The prosperity gospel is infiltrating Catholic churches
The prosperity gospel – the idea that God will reward people who donate to their church – has long been influential among Pentecostal and charismatic movements in the global south. But in many parts of Africa it is now finding its way into the Catholic Church too.
Last month a senior bishop raised the alarm. Bishop Ignace Bessi Dogbo of Katiola (pictured), president of the Ivory Coast’s bishops’ conference, said such ideas were “ravaging our churches” and were no less than a heresy. It is not uncommon, he said, whether on radio or billboards, to see miracles being promised and “prosperity offered with waves of a magic wand”. Even Catholic priests were promoting such practices, he said.
A similar warning was made in July by Fr Donald Zagore, a member of the Society of African Missions. Writing in France’s La Croix daily, he urged the Church to take “urgent, wide-ranging measures”, saying that the “essentials of Catholic faith are being corrupted more and more by [a] pagan Christianity”. He described how it had become common for a “liturgy of money” to begin after the post-Communion prayer at Mass, during which the faithful were urged to donate.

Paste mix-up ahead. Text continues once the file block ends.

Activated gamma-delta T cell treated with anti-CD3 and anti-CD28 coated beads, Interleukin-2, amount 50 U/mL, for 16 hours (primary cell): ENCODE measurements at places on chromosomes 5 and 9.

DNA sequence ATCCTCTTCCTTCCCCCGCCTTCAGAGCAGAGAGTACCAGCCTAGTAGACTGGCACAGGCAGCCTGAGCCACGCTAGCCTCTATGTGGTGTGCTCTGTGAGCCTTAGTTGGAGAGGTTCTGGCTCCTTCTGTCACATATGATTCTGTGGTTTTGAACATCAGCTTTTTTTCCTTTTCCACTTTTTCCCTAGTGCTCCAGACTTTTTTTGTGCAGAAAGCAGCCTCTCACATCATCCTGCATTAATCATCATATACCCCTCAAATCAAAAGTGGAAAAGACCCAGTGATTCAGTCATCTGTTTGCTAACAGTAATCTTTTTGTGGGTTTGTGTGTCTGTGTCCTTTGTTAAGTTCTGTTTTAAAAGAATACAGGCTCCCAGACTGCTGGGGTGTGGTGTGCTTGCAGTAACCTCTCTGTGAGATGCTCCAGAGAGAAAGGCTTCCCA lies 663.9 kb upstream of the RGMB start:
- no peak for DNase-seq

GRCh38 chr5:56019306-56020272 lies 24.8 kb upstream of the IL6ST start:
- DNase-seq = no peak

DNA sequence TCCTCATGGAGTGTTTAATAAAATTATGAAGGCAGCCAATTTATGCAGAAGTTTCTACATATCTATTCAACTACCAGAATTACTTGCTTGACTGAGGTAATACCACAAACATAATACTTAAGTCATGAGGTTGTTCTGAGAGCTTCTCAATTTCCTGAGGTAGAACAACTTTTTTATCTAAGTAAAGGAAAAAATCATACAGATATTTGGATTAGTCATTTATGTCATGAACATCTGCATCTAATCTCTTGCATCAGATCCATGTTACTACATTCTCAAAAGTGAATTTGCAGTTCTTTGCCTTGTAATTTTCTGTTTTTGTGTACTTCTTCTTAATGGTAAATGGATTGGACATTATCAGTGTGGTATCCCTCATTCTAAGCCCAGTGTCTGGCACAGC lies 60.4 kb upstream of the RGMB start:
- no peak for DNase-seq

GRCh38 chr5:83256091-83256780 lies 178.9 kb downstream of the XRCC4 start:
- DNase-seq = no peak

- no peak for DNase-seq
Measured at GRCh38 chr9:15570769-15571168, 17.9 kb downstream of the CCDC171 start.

Meanwhile in Rwanda, the government has closed 1,381 Pentecostal prayer houses – as well as mosques and Catholic churches – ostensibly to counter “unscrupulous individuals [who] defrauded innocent followers”. In Ivory Coast the bishops’ conference has set up a hotline to help protect against “swindlers and impostors”. They have advised “prudence and vigilance” against those claiming to solicit donations on behalf of the Church.
For Bishop Dogbo, theologians also have a duty to safeguard the Church against false teaching. In his address in Yamoussoukro last month he urged them to provide “a rampart against such excesses” and ensure that “spiritual fervours” did not spill over into “tendencies closer to heresy”.
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